This repository holds CSVs of our evidence for claims we make in our article "'Fugitive Verses': Poetry, Attribution, and Circulation in Nineteenth-Century American Newspapers." It currently represents the data available when we submitted the article for consideration; since that time our data has increased significantly. We used the new data to make claims in the revised version of the article (available here: http://viraltexts.org/2016/04/08/fugitive-verses/), but we are still in the process of updating the CSVs in this repository to reflect the new larger data.
The basic data about the clusters of reprints was generated automatically by David Smith. To investigate further these fugitive texts, we selected some of the more frequently reprinted texts and drilled down to look at the paratext surrounding each reprint. The CSVs in this repository are the results of those investigations. We are grateful for the work of our undergraduate work study students, particularly Danielle Gillespie, who helped us find and record the data for some of these poems. We have included here all the poems we reference in the article, plus an extra poem, "The Old Canoe," which also has some interesting characteristics of fugitivity.
How to read these CSVs
Source: If we went outside the bounds of our automatically generated cluster data for further investigation or verification, we recorded the source of the reprints in this column. If this column does not appear, assume that everything in our data came from one of our automatically generated clusters. The abbreviations are as follows:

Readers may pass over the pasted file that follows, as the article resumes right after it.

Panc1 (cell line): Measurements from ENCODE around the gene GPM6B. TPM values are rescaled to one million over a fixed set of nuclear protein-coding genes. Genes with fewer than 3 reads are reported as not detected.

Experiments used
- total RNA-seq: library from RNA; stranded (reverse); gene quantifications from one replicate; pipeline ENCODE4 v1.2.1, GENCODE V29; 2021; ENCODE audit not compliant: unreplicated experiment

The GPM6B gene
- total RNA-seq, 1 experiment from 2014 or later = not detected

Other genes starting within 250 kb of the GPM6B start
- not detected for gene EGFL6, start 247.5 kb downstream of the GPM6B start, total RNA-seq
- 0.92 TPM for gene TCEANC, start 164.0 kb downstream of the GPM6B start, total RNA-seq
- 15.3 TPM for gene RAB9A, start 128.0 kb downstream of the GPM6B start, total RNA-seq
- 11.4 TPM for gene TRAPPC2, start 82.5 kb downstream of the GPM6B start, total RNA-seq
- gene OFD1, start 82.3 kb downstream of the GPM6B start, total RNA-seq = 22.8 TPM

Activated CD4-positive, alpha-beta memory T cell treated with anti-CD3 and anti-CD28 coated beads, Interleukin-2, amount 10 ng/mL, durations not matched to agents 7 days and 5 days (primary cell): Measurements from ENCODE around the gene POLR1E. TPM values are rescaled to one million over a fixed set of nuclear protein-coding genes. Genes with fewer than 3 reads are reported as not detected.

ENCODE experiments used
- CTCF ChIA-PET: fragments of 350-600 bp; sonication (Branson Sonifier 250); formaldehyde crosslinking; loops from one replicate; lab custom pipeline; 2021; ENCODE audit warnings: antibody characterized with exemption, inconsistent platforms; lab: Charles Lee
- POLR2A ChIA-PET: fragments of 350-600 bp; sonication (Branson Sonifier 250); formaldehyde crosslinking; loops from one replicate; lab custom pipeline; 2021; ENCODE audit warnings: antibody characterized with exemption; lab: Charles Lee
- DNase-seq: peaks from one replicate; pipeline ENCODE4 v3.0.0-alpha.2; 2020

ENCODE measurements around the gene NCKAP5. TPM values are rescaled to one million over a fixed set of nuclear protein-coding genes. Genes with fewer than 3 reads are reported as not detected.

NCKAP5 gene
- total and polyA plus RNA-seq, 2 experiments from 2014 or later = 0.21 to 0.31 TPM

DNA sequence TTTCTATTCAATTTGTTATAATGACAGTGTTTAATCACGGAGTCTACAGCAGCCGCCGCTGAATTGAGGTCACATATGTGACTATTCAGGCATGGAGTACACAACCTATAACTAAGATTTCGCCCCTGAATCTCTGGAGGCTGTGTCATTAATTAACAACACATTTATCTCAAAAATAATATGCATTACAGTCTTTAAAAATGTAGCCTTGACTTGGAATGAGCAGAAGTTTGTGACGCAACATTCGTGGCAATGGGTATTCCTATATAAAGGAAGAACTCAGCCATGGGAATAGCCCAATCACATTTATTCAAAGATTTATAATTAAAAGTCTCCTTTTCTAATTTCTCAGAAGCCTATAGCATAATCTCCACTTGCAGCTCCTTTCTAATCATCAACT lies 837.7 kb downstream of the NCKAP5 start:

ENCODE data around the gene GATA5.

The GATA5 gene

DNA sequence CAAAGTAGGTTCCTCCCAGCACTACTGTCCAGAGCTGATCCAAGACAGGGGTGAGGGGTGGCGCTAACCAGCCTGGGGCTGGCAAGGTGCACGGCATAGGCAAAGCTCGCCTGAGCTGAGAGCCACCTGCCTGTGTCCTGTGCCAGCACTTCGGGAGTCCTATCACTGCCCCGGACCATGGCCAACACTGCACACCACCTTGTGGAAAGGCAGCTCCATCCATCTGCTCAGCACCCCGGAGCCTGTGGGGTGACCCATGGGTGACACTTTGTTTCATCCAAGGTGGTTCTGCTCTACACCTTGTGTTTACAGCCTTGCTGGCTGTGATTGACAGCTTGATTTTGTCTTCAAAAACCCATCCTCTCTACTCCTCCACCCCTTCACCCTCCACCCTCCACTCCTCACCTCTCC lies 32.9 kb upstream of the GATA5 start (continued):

- America's Historical Newspapers (AHN)
- American Periodicals Database (AP)
- Latin American Newspapers (LAN)
- South Asian Newspapers (SAN)
- Chronicling America (CA)
- Google Books (GB)
Paratext: The paratext is in most cases recorded in its entirety, unless the paratext took up so much space it was not practical to record it all. In that case, a summary in brackets has been given instead. Text that appears after a "//" indicates that that paratext appeared after the body of the poem.
Author: Author is, of course, the author to whom the piece is attributed in that particular reprint.
Source_Attribution: Newspapers sometimes published the source from which they were reprinting texts (though not nearly as frequently as they were supposed to). If they did give that information, we have recorded it under this heading.
URL: In most cases, we have provided a link to the Chronicling America article or page that the reprint appears in. In the case of proprietary additional databases, we have not provided a link.